It seems that the question of how to treat the stranger is an eternal issue – and is repeated today in this country with its fullness of venom. Here we are pondering again what to do with the many people who come to our borders trying to escape horrendous conditions that they have to face in their home land. Yes, they are brave people because in spite of the difficulties they face when they leave their homes, the love of their family, and the comfort of living within their own culture, they dare to wander in search of a new homeland and become a stranger with all the difficulties that will ensue.
The issue of how to treat the stranger has been an ancient one in Jewish thought, and it is reflected and encapsulated in two Biblical events — in the story of Sodom and Gomorrah and in the story recounting our Egyptian experiences. But the issue doesn’t stop there. We were strangers for more than two millennia both before and after the destruction of the Temple. Perhaps it is apropos that we look at our own historical wandering in search for land on which we can live without fear of annihilation. In fact, Jews called themselves a people of “nah v’nad,” a people in constant movement and search for a home. We were ejected by many countries and for millennia did not find a safe haven where we could live in peace. As a matter of fact, this quest for a peaceful and accepting country is my own story as a Holocaust survivor.
Central in the story of Sodom is the juxtaposition of humanism and barbarism. On the one hand, there is God with a humanitarian outlook stressing the principle of tzedek, of justice. Standing in opposition is Sodom’s barbarism which deprives people, especially strangers, from their dignity and subjects them to all types of de-humanizing forces. The Talmud is resplendent with tales of Sodomite evil.
To make us conscious of the plight of the stranger, each year we recount our historical experiences as strangers in the land of Egypt. And in so doing, we Jews are forced to confront the issue of whether we will make ourselves into humane persons governed by morals, or, we will succumb to our fears of the strangers and deprive them from inclusion in our social system as well as deny them what the founding fathers of this country called their unalienable rights to justice.
How many of us Jews, living now in comfort and relative wealth, seek to remember the struggles of our ancestors trying to escape the Russian pogroms and the anti-Semitic laws depriving us a chance to life itself? Only 73 years ago, after being subject to forces of destruction, I and the other survivors of the Holocaust being housed in displaced persons camps, were similarly seeking admission to countries where we hoped to re-construct our broken lives.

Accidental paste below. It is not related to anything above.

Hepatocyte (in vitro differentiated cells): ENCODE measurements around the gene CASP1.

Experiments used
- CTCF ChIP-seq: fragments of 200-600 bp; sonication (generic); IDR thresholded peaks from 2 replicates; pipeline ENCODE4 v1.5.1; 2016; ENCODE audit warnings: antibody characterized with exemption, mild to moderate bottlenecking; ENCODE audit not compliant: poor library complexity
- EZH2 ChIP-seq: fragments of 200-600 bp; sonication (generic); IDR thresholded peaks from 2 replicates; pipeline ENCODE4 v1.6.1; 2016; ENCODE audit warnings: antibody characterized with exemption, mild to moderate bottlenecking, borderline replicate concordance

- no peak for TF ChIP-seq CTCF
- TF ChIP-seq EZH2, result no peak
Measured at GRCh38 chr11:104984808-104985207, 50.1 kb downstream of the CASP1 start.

Let me reiterate our cry of despair: it is ZACHOR – remember modern day Amalekites who sought our destruction. Do you remember the ship St. Louis of the Hamburg- Amerika line that in 1939 plied the Caribbean with 937 passengers, mostly Jews, seeking to escape Nazi Germany? They planned to disembark in Cuba while waiting entry to the U.S. Cuba refused the ship to enter its territory and it returned to Germany. Most of its passenagers were then sent to camps and died. The United States, citing legal argument, has similarly refused entry to refugees.
As a child, I too was told of the wonders of America – this “golden medinah,” so called not only because of economic opportunities, but because, in addition to gold paved streets, the real gold in America is found in its just laws and above all equal opportunity, untainted by anti-Semitism. America was more than a good country – it was a dream. But the truth is far from the dream. Unfortunately, there are those in America who refuse to make it a shining dream or as some wish to call it “the new Jerusalem.” Nonetheless, I have hope that the idealism of America will be realizable.
We came and stayed, and in some ways we managed to alter it to become less anti-Semitic than it was. Like those on our southern border, I remember my own struggle to enter this country. I clearly remember 70 years ago when I stood on the deck of the SS Marine Flasher, the ship that brought me to this country. There in New York harbor, even though I had a visa, still I was denied entry and sent to spend 28 days incarcerated at Ellis Island.
Just like our ancestors when given the law, the Torah, that was centered on the principle of justice, so we today are similarly asked to stand up for humanism against barbarism and remember our ancestors who for many years also sought a safe haven. Remember the words of Hillel, “If not now, when?”
Let us not be fearful like other Jews to stand up for humane principles. In 2001, I spent eight weeks at Oxford University. It was Rosh Hashanah, and I joined my fellow Jews in traditional services. At the end of the service, in a discourse with Jewish university deans, I asked them why I never see them stand up against British opposition to Israel. Their answer was simple, and it still reflected the pre-Holocaust Jewish perspective: “We don’t dare.” For ages we Jews were advocates for the principles of fairness. We must continue to stand up for righteousness – that is for the rights of all people.
Malachi, the last prophet in the Jewish Bible, tells us: “Lo, I will send the Prophet Elijah to you before the coming of the awesome and fearful day of the Lord. He shall reconcile parents with children and children with their parents, so that, when I come, I do not strike the whole land with destruction.”
We must be careful of validating the most villainous and immoral Nazi acts like taking children away from their parents. I remember standing in line at Birkenau with my father and my 13 year-old brother when a German SS came and took him away from us, never to be seen again. Are we to enter a similar immoral stage? ■